BRADY DENNIS: Right. I think -- I think, no doubt, huge mistakes have been made. And I think you saw some of that today. The banks, Bank of America and J.P. Morgan, who were present own up to some of those mistakes, namely the robo-signing that we have all heard about and some of the other paperwork issues.
The question, I think, is going to be the fallout from that. On one level, you could have big problems for the banks in the nation's courts, as they're trying to foreclose on these homes, whether judges accept new paperwork or throw out cases based on the problems, the faulty paperwork that the banks submitted.
On the flip side of that, you have large institutional investors now threatening lawsuits against banks, investors who had invested in large mortgage-backed securities saying, you know, that they intend to sue and make the banks buy back some of these mortgages, some of these securities, if investors were misled due to these problems.
And I think that's another worry that could be very, very costly for the banks. And, in that worst-case scenario, that -- that could be very troublesome.
JUDY WOODRUFF: How serious is the evidence, Brady Dennis, that the Iowa attorney general and others put forward today about what the banks have done?
BRADY DENNIS: Well, you know, I think -- I was able to speak with Tom Miller this morning, before he headed to Capitol Hill.
And I think they're still digging into the extent of the problems. But I think what he reiterated time and again, he is invested, and along with others attorneys general, in getting to the bottom of the -- if the law was broken and what remedies there are to that.
JUDY WOODRUFF: Right.
BRADY DENNIS: But he seemed to be more intent on saying this is an opportunity to force the banks to focus more on modifications and to putting more manpower and resources and money into that process.
So, I think, you know, what we ultimately might see, even though it's early, is an effort -- is some sort of settlement with banks, in which it's not just fines, but rather, you know, an agreement to put more resources toward helping people stay in their homes, rather than just foreclosing.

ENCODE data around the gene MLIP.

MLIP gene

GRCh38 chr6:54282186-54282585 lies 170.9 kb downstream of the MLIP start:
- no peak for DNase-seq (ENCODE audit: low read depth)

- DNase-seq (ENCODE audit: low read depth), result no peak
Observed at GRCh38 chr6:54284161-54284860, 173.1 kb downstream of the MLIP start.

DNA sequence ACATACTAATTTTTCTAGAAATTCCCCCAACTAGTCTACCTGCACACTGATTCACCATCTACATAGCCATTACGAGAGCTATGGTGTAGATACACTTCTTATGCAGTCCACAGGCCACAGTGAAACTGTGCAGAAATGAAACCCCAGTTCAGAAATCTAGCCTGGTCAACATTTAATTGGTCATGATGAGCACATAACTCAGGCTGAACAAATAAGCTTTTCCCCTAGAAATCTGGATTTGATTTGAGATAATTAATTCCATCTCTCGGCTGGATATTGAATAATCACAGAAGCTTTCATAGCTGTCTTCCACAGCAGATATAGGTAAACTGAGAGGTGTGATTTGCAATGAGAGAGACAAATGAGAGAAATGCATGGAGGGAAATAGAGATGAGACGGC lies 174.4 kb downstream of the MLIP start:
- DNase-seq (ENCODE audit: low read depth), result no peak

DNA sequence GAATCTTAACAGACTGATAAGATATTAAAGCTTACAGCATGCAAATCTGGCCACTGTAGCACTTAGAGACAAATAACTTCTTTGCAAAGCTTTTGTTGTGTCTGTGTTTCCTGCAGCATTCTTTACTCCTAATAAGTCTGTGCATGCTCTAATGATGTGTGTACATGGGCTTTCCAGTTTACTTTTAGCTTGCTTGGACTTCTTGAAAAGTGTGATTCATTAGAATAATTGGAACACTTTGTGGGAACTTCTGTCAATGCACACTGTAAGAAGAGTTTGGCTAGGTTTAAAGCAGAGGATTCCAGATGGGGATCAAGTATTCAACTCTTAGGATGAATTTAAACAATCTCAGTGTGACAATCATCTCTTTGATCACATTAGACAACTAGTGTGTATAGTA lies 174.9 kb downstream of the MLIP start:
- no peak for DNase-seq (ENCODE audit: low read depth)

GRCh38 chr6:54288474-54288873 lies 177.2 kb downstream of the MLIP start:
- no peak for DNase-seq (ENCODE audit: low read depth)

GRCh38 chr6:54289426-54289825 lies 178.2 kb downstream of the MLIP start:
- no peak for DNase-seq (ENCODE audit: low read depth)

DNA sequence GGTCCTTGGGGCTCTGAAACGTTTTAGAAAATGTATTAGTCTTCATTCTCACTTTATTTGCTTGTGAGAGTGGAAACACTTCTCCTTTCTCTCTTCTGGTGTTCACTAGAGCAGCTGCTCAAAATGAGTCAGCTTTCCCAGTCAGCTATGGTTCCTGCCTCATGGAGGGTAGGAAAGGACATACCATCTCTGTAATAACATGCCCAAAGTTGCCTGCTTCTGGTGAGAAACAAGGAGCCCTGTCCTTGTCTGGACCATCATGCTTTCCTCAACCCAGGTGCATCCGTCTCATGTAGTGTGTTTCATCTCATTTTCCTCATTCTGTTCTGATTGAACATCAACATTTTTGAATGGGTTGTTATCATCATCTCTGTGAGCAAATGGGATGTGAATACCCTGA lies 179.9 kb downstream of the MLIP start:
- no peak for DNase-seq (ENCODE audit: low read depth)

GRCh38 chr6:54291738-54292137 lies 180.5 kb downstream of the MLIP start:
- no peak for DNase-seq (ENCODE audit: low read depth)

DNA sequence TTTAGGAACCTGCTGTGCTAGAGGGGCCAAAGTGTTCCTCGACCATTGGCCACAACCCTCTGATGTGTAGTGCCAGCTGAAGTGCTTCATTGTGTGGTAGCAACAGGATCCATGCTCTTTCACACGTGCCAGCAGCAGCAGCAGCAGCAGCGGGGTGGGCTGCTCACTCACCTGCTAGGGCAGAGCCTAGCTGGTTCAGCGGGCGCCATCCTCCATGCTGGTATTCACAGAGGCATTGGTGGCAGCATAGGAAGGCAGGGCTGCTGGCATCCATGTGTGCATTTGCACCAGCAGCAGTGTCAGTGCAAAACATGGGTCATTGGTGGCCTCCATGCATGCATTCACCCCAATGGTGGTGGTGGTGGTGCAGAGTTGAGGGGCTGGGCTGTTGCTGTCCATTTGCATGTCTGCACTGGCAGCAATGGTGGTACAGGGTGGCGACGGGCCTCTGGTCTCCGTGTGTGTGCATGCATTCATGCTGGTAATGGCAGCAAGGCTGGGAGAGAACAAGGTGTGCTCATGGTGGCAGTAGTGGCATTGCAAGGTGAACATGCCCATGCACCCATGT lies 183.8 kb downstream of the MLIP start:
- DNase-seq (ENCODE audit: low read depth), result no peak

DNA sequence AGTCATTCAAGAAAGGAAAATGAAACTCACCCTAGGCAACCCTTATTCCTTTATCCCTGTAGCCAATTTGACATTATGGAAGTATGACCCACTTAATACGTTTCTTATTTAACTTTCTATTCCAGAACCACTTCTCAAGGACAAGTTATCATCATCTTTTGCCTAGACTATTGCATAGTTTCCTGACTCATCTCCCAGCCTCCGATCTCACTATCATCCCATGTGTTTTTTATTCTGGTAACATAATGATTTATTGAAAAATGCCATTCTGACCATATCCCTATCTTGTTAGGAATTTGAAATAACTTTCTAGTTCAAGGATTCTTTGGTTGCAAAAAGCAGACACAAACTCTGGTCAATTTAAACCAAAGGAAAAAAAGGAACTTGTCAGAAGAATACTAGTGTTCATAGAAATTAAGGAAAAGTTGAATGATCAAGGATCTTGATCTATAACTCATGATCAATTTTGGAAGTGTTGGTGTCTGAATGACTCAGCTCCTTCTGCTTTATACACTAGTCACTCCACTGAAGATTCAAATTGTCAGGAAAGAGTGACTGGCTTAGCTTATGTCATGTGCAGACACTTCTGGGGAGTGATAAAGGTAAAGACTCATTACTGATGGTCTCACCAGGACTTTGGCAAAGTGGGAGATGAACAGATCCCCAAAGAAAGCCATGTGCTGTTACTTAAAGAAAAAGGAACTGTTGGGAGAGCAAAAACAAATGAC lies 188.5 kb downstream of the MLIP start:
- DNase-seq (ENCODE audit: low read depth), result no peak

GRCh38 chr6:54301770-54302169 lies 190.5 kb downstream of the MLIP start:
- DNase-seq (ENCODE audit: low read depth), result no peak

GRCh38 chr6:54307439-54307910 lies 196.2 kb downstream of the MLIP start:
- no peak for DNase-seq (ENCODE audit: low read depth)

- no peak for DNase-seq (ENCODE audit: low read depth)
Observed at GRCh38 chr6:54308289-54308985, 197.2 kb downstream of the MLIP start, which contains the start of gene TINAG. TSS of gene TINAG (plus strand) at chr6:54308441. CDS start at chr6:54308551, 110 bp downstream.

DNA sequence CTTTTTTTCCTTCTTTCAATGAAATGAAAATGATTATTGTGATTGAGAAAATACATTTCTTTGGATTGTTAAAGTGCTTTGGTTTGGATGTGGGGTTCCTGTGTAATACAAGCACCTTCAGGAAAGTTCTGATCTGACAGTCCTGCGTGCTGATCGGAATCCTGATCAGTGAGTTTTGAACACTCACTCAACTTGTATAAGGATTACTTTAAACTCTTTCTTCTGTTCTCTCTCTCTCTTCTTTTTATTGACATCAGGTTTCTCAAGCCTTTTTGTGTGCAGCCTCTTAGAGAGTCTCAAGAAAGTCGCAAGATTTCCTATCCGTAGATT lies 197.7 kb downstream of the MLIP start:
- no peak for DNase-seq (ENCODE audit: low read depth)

JUDY WOODRUFF: And, in fact, there were wire reports today that perhaps they're getting closer, some of the banks, and the -- I guess the attorney general and the group of attorneys general he represents.
What -- what, in general, would you -- how would you describe the tone of what the banks are saying? What's their defense?
BRADY DENNIS: Well, the banks, up until this point, you know, while acknowledging problems, have generally said this is an oversight on our part, a paperwork problem that essentially can be -- we can resubmit paperwork to the courts, and this will be a problem that will essentially -- something that can be fixed.
You know, Tom Miller and you certainly saw lawmakers on the Senate panel today say, you know, hold on a minute. It's not simply a technical problem, and, you know, we're going to keep after that and get to the bottom of how serious it really is.
JUDY WOODRUFF: And I was struck by the number of senators on both sides of the aisle, both political parties, who said they were being inundated in their offices with complaints from homeowners who have been foreclosed on, even though they were in the process of having a loan, a mortgage modified.
BRADY DENNIS: That's right. I mean, another -- you saw that anger, because certainly they have been just bombarded with the experiences of individual homeowners.
And another problem that keeps coming up in this is what's known as a dual track or sort of a parallel track that troubled homeowners get on, where, at the very time that they're trying to work out a modification with a bank, they're also going through the foreclosure process.
And it's very, as you can imagine, scary and troubling and quite confusing for homeowners, who are trying to stay in their home and are trying to do a modification, and yet the foreclosure proceedings against them are going forward.
And so I think that's something that the banks talked about trying to change today, but certainly the lawmakers and the state attorneys general want to force a change on that.
JUDY WOODRUFF: Well, we know the senators and I guess House members do plan additional hearings on this. And, Brady Dennis, we thank you very much for being -- talking to us.
BRADY DENNIS: My pleasure.